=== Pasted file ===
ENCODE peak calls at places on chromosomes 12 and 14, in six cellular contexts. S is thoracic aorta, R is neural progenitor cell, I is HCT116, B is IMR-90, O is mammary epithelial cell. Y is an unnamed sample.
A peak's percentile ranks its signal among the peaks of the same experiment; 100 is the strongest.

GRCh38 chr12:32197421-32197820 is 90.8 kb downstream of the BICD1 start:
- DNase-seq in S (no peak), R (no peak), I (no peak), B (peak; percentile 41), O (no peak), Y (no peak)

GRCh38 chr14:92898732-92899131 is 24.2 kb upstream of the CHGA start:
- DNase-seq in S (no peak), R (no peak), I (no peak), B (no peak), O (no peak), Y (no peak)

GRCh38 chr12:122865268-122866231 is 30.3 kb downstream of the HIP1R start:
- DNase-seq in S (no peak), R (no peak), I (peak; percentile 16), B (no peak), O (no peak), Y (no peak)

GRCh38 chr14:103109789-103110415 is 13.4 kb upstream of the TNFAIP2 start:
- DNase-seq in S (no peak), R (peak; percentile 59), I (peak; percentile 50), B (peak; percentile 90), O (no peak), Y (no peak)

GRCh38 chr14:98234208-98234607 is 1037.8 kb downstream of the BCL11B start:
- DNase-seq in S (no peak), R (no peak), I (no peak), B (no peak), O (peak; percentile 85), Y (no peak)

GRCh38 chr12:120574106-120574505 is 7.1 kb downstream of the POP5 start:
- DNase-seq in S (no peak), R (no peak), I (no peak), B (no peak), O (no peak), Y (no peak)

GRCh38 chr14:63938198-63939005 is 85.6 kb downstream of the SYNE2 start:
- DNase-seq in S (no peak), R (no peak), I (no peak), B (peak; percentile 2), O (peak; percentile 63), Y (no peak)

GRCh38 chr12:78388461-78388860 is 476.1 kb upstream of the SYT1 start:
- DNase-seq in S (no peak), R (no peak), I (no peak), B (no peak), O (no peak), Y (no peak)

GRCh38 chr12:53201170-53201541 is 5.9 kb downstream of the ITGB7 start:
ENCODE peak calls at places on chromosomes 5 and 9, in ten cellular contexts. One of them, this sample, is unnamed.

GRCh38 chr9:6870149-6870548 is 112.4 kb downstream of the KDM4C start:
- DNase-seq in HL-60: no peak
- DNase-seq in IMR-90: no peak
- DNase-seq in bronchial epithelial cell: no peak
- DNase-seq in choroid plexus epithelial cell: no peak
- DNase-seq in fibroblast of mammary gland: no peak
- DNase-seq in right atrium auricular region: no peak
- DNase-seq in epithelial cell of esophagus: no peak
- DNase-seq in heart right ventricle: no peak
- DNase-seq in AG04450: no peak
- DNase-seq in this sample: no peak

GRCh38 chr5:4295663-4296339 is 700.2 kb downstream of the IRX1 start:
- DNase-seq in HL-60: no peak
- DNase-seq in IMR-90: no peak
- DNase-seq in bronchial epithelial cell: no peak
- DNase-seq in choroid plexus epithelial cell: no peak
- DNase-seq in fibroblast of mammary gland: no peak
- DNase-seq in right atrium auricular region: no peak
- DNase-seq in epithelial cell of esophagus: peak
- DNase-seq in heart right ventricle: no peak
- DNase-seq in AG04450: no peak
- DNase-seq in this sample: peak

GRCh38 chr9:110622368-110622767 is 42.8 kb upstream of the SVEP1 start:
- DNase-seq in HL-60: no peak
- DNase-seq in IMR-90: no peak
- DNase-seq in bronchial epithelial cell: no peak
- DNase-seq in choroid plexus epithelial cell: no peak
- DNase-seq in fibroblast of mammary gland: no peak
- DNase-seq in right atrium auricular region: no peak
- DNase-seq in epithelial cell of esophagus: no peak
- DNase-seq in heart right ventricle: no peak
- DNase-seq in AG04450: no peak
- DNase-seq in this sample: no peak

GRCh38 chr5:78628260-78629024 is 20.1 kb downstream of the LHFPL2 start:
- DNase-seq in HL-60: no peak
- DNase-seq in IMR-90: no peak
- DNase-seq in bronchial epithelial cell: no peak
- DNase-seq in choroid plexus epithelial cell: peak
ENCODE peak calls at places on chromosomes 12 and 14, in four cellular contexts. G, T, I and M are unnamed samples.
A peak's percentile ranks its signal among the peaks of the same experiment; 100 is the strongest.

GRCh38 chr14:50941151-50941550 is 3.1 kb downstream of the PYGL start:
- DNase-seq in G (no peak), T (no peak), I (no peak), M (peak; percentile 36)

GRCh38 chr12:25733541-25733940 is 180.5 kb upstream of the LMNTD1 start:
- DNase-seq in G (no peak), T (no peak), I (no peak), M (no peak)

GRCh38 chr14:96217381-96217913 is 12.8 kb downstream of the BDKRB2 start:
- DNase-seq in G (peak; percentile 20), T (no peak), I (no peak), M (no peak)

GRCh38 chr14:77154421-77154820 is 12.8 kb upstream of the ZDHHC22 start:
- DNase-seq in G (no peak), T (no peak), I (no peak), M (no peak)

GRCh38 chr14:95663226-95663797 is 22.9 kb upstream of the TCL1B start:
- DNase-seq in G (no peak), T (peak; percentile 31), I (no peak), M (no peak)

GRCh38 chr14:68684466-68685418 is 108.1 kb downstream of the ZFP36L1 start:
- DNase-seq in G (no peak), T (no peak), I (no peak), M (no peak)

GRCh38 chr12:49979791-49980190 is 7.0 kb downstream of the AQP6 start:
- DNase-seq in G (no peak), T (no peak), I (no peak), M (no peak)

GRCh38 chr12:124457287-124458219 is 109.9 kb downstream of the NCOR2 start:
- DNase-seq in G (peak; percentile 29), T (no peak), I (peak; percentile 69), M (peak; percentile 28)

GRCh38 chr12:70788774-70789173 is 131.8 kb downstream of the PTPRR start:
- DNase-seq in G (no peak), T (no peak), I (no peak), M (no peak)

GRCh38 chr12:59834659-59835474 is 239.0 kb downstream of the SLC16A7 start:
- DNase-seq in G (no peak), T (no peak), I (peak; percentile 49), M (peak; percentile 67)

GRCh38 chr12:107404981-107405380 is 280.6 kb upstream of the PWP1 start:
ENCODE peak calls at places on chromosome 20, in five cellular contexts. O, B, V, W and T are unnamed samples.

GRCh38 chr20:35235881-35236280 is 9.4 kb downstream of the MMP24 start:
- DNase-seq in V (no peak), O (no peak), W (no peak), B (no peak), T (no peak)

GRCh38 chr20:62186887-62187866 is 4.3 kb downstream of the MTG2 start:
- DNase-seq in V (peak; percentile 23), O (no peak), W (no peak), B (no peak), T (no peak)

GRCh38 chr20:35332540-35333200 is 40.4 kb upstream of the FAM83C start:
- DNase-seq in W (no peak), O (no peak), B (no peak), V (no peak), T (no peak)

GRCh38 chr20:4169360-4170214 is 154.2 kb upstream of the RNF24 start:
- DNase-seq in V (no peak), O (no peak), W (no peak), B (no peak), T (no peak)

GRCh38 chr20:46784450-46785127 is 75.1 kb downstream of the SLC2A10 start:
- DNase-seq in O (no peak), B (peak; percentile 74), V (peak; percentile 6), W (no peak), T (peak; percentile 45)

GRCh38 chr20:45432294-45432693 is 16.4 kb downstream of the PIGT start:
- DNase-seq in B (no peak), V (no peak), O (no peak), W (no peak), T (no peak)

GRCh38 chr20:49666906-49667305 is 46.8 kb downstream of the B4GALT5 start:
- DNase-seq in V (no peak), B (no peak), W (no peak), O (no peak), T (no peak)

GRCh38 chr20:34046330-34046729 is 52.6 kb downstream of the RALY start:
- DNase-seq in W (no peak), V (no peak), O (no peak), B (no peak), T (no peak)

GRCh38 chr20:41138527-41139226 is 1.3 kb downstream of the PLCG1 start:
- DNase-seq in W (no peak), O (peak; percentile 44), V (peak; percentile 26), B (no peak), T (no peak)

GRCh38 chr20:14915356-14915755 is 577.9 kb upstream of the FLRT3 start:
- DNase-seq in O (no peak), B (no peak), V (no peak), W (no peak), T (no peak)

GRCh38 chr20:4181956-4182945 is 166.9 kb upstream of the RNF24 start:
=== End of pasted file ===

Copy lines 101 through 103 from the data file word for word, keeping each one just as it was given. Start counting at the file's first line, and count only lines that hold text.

GRCh38 chr20:14915356-14915755 is 577.9 kb upstream of the FLRT3 start:
- DNase-seq in O (no peak), B (no peak), V (no peak), W (no peak), T (no peak)

GRCh38 chr20:4181956-4182945 is 166.9 kb upstream of the RNF24 start: